The Metropolitan Branch Trail is a popular way to get between Brookland and Union Station on bike or foot, but it’d be even more useful if it went farther north toward Maryland. DDOT just unveiled preliminary plans for making that happen.
People have been waiting almost two decades for DDOT to finish the trail. Last weekend, the agency presented preliminary design plans that detail what the trail, along with the complimentary Prince George’s County Connector, will look like between Catholic University, its current end point, and Maryland.
Parts of the trail will be on the road and parts won’t. Sometimes it will run through green space and sometimes it will be a side path. Other times it will be jammed, as elegantly as possible, between an in-use trash transfer center and cement plant on one side and an active rail line on the other. Call that a drainage ditch-to-trail conversion. The path will vary from 12 feet wide, which is ideal, to ten.
Here’s a tour of what the trail is going to look like
The northern leg will start at the Brookland-CUA Metro. Trail users will pass through a redesigned Catholic University side of the Metro Plaza, and from there they’ll use the existing side path, which was built in 1999 and is in purple on the image above, to get to Fort Totten Park and the trash transfer center. At that point, the trail will squeeze between the industrial facilities mentioned above, separated by a concrete retaining wall and a low fence.
Continuing north, the trail will then turn left to go over the Metro tunnel, then sharply right to get back to 1st Place NE. From there, it will continue north, but also meet the Prince George’s County Connector to the east and an existing trail to Gallatin Street to the west. At 1st Place, there will be both stairs and a ramp.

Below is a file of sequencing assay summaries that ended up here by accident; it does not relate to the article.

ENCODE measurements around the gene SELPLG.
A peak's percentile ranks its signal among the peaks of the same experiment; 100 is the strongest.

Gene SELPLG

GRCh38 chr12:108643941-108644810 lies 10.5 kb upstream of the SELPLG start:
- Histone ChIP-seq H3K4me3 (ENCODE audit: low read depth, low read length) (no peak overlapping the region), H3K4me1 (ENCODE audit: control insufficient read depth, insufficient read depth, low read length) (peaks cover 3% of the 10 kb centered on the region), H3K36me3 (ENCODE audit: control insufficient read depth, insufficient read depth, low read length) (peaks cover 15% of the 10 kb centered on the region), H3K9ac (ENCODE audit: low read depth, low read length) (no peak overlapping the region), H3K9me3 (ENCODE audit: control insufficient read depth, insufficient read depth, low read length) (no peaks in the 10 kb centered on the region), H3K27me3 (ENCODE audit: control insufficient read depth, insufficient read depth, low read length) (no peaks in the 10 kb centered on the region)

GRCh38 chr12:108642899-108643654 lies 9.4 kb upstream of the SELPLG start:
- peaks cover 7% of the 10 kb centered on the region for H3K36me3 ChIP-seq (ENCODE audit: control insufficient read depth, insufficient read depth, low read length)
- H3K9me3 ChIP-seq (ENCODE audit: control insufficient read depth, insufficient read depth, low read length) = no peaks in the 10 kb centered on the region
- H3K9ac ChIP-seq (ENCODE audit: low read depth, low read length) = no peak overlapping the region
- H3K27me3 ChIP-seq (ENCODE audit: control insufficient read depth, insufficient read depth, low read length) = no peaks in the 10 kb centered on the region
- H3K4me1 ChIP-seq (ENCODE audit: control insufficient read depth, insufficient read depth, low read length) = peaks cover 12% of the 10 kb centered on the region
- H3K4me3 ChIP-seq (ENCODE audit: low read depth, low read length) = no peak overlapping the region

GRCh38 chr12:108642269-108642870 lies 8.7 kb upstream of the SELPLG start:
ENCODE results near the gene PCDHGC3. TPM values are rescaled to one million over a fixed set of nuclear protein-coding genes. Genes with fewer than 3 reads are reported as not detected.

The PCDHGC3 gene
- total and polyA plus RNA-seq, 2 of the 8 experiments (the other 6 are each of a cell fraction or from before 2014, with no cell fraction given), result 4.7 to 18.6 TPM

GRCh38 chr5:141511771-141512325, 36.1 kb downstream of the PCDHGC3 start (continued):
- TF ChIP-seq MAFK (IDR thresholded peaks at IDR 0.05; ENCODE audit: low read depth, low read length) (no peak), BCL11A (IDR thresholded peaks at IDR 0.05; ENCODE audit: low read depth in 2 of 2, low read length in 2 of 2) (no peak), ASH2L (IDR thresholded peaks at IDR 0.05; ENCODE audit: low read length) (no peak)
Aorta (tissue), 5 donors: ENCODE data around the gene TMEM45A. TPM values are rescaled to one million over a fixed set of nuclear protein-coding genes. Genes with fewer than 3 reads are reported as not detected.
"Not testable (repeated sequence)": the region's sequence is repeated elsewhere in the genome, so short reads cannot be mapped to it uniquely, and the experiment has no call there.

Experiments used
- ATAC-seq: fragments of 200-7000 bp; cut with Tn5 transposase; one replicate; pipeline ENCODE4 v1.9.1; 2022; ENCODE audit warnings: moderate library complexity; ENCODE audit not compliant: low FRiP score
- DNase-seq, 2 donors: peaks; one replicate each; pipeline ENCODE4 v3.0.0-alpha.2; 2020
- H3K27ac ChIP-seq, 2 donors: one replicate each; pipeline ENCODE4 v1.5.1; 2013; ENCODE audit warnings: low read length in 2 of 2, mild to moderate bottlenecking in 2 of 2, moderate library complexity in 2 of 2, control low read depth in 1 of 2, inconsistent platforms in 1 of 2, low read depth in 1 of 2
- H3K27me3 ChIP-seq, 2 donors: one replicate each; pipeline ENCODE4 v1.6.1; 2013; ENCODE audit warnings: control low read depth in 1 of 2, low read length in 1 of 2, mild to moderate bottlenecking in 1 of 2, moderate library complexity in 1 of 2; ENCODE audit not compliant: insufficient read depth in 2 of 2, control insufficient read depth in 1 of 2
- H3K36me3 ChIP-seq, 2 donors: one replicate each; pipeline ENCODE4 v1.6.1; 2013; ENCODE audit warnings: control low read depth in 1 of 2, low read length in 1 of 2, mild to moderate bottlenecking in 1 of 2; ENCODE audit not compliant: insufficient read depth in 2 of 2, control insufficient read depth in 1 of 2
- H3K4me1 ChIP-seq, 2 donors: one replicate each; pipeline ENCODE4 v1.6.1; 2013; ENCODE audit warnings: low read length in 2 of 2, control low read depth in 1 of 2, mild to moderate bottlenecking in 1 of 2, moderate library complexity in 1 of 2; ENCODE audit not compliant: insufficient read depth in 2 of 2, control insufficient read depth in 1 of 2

The Gallatin Street connection to the west will have a better turn radius, a wider and better surface, and a more trail-like feel. The Prince George’s Connector will be an on-street route on Gallatin and South Dakota Avenue with a small trail connection from Eastern Avenue to the boundary.
Heading north, the trail will be a sidepath along the west side of 1st Place NE and then the south side of Riggs Road. There will be no bridge over Riggs, and no trail east of 1st Street on National Parks Service land. Routing the trail through NPS land was considered in the 2004 draft design, but the federal agency ultimately refused to allow it. There will, however, be an improved crossing or Riggs at 1st St and a sidewalk on the east side of 1st Place.
The trail will run on roads and sidewalks along 1st Street NE until crossing New Hampshire Avenue and heading west on McDonald Place to Blair Road. At Blair Road, the trail will again transition to a side path. Just north of McDonald, the trail will double as access to the Oglethorpe Community Garden, meaning a small bump-out for garden loading and unloading and limited access for vehicles on a 12 foot wide section.
North of Peabody, cutting a northbound lane of Blair Road will allow for landscaping and some additional curbside parking. There will also be several improved crosswalks across Blair.
Just north of Tuckerman the trail splits into two six-foot sections for part of a block…
Update: Since publication, Toole Design has modified the alignment so that it does not split. That map can be seen below.
…before reconnecting into a protected trail (separated by a wall) along a lane-reduced Blair Road.
The trail will turn under the railroad tracks at Aspen, and then along the side of Sandy Spring before returning to an on-street route along Maple, Carroll, Ceder and Eastern.
The last piece of the trail is a block-long section on the southeast side of Eastern/Takoma Avenue from Piney Branch to the existing terminus of the Maryland section of the trail along Takoma Avenue.
It’s unfortunate that the Riggs Road Bridge could not be included, just as it was disappointing that the Monroe Avenue underpass could not.
It’s also unfortunate that the Prince George’s County Connector is almost all going to be on-road in DC when there is a suitable green strip there (owned by NPS, of course) that would work well.
DDOT plans to finish this preliminary part of the design process by the end of 2015, and the final design should be complete by the end of 2016.
Cross-posted at TheWashCycle